RNA was isolated as described previously. RNA was reverse transcribed to cDNA using the SMARTer RACE 5'/3' kit (TaKaRa-Clontech) which uses Switching Mechanism at the 5' end of RNA Template (SMART) technology and employs 5' Rapid Amplification of cDNA Ends (5'RACE) as per manufacturers’ instructions. The reaction mix was incubated for 90 minutes at 42°C followed by 10 minutes at 70°C in a hot-lid thermal cycler. Tricine-EDTA (10 μl) was then added to each reaction mixture and the 5'RACE ready cDNA was then either used immediately or stored at -20°C until use. The 5'RACE PCR was performed using SeqAmp DNA polymerase and associated buffer (TaKaRa-Clontech). The forward primer used in the reaction was the Universal primer mix supplied with the SMARTer RACE 5'/3' kit which binds to the universal primer binding sites incorporated during the SMARTer cDNA synthesis. The reverse primer used in the reaction was designed to specifically amplify the equine MSTN gene and was located within exon 1 of the MSTN gene. Both primer sequences contained a 15-nucleotide sequence which overlapped with a linearized vector for In-Fusion cloning of the fragment. Primers sequences were as follows: 5'-CTA ATA CGA CTC ACT ATA GGG CAA GCA GTG GTA TCA ACG CAG AGT-3' (forward), 5'GAT TAC GCC AAG CTT TCA GTT CCC GGA GTG GAG GAG CTT TGG-3' (reverse). A touchdown PCR program was employed, as follows; (A) 5 cycles of 94°C for 30 seconds and 72°C for 2 minutes, followed by (B) 5 cycles of 94°C for 30 seconds, 70°C for 30 seconds and 72°C for 2 minutes, followed by (C) 25 cycles of 94°C for 30 seconds, 68°C for 30 seconds and 72°C for 2 minutes. Once the PCR had finished a sample of the product was electrophoresed on a 1% agarose gel and imaged to determine the presence of product bands. If no bands or faint bands were apparent, the remainder of the PCR reaction, which was stored at 4°C during this time, was subjected to an additional 5 cycles of step C of the PCR program. The 5'RACE PCR products were electrophoresed on a 1% agarose gel and the DNA fragments of interest were located under UV light and were excised from the gel using a clean scalpel blade, as quickly as possible, to minimise the exposure time to the UV light and thus avoid damaging the DNA. The DNA was extracted from the gel using a NucleoSpin Gel and PCR Clean-Up Kit (TaKaRa-Clontech) as per manufacturers’ instructions. An In-Fusion HD Cloning enzyme master mix (TaKaRa-Clontech) was used along with a linearized pRACE vector (supplied with SMARTer RACE 5'/3' Kit). The In-Fusion cloning was performed as per manufacturers’ recommendations and the plasmid was transformed into StellarTM competent cells (TaKaRa-Clontech) and was grown at 37°C. Subsequently, the plasmid DNA was isolated and sequenced using M13 primers (5'-TGT AAA ACG ACG GCC AGT-3' (forward), 5'-CAG GAA ACA GCT ATG ACC-3' (reverse)) by MWG eurofins, to ascertain where the transcription start site was on the sequence, as the inserted fragment sequence would begin at the transcription start site, preceded by the universal primer sequence.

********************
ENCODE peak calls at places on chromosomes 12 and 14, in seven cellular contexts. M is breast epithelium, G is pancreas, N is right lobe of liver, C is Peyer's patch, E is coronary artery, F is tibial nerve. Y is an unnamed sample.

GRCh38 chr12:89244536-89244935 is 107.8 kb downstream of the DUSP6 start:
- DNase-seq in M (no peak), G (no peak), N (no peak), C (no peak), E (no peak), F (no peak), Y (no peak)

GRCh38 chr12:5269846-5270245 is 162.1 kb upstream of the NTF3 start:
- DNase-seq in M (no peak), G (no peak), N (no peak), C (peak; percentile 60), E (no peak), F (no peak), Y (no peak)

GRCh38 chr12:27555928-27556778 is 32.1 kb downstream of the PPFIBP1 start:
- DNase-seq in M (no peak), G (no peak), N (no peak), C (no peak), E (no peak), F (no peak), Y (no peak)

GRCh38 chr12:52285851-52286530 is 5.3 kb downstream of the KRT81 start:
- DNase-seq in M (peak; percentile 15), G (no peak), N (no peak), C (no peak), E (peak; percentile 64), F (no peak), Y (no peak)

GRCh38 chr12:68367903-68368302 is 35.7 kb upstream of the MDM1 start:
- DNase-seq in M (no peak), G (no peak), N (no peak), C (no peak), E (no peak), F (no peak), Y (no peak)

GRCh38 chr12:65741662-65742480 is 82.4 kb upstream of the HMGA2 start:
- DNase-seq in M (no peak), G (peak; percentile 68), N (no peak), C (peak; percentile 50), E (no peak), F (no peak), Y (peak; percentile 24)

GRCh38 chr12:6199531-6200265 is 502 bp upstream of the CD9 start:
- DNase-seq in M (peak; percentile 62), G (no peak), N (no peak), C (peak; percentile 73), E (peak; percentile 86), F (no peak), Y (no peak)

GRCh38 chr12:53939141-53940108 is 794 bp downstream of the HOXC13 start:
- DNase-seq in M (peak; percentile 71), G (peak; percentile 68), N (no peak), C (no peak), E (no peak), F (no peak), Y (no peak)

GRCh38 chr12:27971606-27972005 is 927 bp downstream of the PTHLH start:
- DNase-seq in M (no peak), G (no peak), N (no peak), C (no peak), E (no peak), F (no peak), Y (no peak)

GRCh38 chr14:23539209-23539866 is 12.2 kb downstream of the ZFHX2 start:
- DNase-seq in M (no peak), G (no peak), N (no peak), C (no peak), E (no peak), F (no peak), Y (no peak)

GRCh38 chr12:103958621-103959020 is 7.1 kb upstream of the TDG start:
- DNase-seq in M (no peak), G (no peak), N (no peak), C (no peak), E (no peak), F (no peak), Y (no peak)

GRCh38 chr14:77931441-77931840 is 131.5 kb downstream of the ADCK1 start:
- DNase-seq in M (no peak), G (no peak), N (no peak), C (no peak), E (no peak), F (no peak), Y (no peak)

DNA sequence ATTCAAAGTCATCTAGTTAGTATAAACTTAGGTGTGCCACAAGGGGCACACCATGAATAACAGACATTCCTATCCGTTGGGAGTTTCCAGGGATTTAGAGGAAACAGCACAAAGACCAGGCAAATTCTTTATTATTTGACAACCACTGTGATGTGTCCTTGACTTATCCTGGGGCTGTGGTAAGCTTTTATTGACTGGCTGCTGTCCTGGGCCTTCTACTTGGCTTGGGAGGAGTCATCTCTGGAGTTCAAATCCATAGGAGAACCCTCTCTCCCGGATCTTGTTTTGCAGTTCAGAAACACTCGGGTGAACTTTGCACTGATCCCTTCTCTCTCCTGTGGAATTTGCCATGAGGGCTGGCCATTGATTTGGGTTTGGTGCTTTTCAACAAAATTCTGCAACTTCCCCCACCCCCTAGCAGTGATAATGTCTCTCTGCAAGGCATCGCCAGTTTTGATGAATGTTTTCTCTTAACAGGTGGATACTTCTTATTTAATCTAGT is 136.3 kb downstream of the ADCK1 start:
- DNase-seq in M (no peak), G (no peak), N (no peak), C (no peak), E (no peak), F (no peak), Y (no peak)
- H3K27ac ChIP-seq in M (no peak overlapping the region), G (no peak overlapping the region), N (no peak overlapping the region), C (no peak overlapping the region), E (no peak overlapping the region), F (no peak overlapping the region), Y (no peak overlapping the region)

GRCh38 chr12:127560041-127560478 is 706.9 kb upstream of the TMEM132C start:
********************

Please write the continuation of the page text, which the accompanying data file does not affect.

Proteins were resolved by Sodium dodecyl sulphate-polyacrylamide gel electrophoresis (SDS-PAGE) as per the method of Laemmli et al.  and transferred to polyvinylidene difluoride (PVDF) membranes (Immobolin-PSQ; Sigma-Aldrich) using a semi-dry transfer system (Hoefer Inc.). Membranes were blocked by incubation in TBS-Tween (TBS supplemented with 0.1% (v/v) Tween) (TBST) supplemented with 5% (w/v) non-fat dry milk powder for 1 hour at room temperature. Blots were then incubated in polyclonal primary antibody (rabbit anti-GLuc, Catalogue no. E8023S, New England Biolabs at 1:1000) diluted in fresh blocking buffer overnight at 4°C. The secondary antibody used was an anti-rabbit horse-radish peroxidase-linked (HRP) antibody diluted in blocking buffer at a 1:5000 dilution. The secondary antibody was incubated with the membrane for 1 hour at room temperature before blots were developed using an enhanced chemiluminescence (ECL) detection system (Millipore Immobilon ECL Western Blotting Substrate) for detecting horseradish peroxidase labelled antibody, by means of the HRP catalysed oxidation of luminol under alkaline conditions and the results were visualised by ChemiDoc (Bio-Rad) computerised system and Image Lab software. Densitometry analysis was performed using Image Lab Software Analysis function.
Statistical analyses were performed using Prism 5.0 software (GraphPad). All results are expressed as mean ± SEM unless otherwise indicated. Mean values were compared using a two-way ANOVA (means (fixed) model) (luciferase assay time-course data) or a one-way ANOVA (all other data) with a Bonferroni multiple comparison post-test with 95% confidence intervals. A P-value of ≤ 0.05 was taken to indicate significance, corresponding to the applied confidence interval of 95%, (* = P ≤ 0.05, ** = P ≤ 0.01, *** = P ≤ 0.001).
The myostatin SINE insertion and SNP are in full concordance
Genotypes for the SNP were denoted as CC (homozygous C-allele), CT (heterozygous) and TT (homozygous T-allele, ‘wildtype’), whereas annotations used to distinguish the SINE insertion genotypes were II (homozygous SINE insertion), IN (heterozygous) and NN (homozygous no SINE insertion). Complete concordance between the SINE insertion and the SNP was observed (100%) for all horses genotyped for the SNP and SINE variants (n = 145) (Table 1).
MSTN transcript levels correlate with MSTN genotype